It took the Ford Mustang just a few months after its April 1964 launch to make its racetrack debut. Although non-Shelby ponies also made their way into the motorsport scene, the Shelby GT350 was one of the first vehicles to compete on US circuits.
The 1968 SCCA Trans-Am series saw Ford lose badly against Chevrolet; in response, the company produced the Boss 302 for the 1969 season. For homologation considerations, the Boss 302, which was aimed at the Camaro Z/28, also gave rise to a street-legal version. The 302 was unveiled with the Boss 429, which was equipped with an engine meant for NASCAR competition.
Penned by Larry Shinoda, it featured a unique stripe package, a front spoiler, a rear deck wing, and heavy-duty chassis components. The 302-cubic-inch (4.9-liter) V8 engine was also unique to this car. Rated at 290 horsepower, it mated to a four-speed manual and pushed the ‘Stang from 0 to 60 mph (97 kph) in only 6.9 seconds.
Ford sold 1,628 units in 1969, making the Boss 302 one of the rarest Mustangs from the said model year. Ford failed to beat Chevrolet in Trans-Am but returned with an updated car in 1970. As a result, the production model also soldiered on for one more year with 1970 Mustang design cues and new “hockey stick” stripes.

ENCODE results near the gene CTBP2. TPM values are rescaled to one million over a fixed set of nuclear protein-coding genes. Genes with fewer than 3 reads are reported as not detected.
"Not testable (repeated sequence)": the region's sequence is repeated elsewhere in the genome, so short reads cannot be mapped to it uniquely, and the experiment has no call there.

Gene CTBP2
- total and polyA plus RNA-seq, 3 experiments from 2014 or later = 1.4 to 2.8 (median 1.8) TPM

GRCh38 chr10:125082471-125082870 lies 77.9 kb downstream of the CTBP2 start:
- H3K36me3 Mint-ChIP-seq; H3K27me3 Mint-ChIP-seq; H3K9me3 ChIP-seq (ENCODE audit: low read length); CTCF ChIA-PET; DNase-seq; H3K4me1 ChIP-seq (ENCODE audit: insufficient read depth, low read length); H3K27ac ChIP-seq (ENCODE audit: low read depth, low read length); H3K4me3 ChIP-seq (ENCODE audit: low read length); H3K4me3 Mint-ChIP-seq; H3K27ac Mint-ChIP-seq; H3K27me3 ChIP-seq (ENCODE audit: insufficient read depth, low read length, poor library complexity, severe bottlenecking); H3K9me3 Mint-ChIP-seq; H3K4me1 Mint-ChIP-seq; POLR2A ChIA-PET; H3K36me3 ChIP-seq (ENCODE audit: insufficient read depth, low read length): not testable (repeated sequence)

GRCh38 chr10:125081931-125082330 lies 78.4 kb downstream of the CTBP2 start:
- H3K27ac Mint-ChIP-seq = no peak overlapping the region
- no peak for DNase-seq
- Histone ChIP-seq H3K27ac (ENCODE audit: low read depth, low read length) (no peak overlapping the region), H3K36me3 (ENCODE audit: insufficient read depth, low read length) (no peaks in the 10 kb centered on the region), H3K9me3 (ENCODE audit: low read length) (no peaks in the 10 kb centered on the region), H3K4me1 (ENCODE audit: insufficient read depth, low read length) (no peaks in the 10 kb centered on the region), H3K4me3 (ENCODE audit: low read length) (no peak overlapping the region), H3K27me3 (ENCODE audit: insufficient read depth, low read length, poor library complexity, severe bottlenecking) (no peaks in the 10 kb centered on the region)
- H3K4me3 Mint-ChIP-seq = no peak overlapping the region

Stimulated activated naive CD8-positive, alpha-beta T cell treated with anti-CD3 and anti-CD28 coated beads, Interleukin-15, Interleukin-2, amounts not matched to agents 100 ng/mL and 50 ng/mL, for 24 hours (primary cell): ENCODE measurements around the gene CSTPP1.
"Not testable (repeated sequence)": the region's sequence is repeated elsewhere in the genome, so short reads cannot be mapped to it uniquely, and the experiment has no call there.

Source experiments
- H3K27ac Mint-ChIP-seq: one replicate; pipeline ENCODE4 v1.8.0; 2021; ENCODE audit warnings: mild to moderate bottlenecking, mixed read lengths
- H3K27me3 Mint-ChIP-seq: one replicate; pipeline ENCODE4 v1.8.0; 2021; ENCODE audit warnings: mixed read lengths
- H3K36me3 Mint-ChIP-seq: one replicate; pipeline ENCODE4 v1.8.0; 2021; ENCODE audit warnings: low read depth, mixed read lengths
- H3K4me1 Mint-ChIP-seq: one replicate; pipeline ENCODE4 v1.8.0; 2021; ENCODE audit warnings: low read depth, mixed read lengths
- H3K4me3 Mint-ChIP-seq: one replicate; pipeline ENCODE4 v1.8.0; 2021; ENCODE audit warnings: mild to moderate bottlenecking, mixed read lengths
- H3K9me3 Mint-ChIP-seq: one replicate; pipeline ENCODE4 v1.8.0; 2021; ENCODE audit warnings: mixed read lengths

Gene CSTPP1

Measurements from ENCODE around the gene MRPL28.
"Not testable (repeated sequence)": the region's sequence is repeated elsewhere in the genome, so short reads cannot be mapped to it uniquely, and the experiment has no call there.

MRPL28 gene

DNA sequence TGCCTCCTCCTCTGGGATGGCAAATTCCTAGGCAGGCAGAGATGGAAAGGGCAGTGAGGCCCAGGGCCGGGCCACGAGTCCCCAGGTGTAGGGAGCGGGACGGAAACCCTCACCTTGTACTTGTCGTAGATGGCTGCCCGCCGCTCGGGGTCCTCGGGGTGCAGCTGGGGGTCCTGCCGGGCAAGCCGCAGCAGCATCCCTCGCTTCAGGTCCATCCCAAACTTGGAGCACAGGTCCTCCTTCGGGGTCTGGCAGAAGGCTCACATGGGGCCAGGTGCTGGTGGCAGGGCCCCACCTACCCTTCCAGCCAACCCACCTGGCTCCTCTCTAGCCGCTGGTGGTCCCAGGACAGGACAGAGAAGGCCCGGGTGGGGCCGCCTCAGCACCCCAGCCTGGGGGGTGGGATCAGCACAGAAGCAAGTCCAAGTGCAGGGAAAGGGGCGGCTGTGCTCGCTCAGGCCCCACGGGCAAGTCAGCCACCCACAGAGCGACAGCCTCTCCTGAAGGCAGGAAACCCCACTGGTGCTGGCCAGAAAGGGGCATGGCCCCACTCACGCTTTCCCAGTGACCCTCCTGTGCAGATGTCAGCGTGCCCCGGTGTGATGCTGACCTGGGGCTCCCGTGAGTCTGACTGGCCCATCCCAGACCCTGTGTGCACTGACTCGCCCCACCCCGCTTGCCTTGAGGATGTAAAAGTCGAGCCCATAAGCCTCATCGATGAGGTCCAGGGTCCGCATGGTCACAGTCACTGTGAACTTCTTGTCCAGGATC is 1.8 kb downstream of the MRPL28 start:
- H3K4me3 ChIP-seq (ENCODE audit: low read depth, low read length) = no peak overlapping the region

The second iteration was even more successful, moving 7,013 examples. The Boss 302 also captured its first Trasn-Am title with a comfortable win against the AMCs, Chevrolets, and Mopars. The story of the streetable Boss 302 officially ended in 1970 and did not get a new chapter until 2012, when Ford introduced a modern version. However, the company initially planned to keep it in production for 1971. Ford even went as far as to build a prototype and show it to the public, but the project got canceled a few weeks later.
Fortunately, the one and only 1971 Ford Mustang Boss 302 in existence can still tell its tale. This rare piece of muscle car history was returned to its original specifications after being preserved for a while. Better yet, Lou Costabile, a car aficionado, was present to document it when it was on display at the 2023 Muscle Car and Corvette Nationals (MCACN).
The car clearly combines elements unique to the Boss 302 with design cues from 1971, like as the customary flat hood, badges, and stripes. Additionally exclusive to this vehicle, the 302-cubic-inch V8 is noticeably more powerful than the two-barrel small-block Ford was selling at the time.
Granted, the one-off is very similar to the Boss 351 that Ford eventually produced in 1971, but it’s missing the hood scoops and the rear wing. The car is now part of a private collection that includes all first-gen Boss 302s and rarely comes out of storage. So this might just be your best opportunity to see it up close and personal. Hit the play button below for the full walkaround.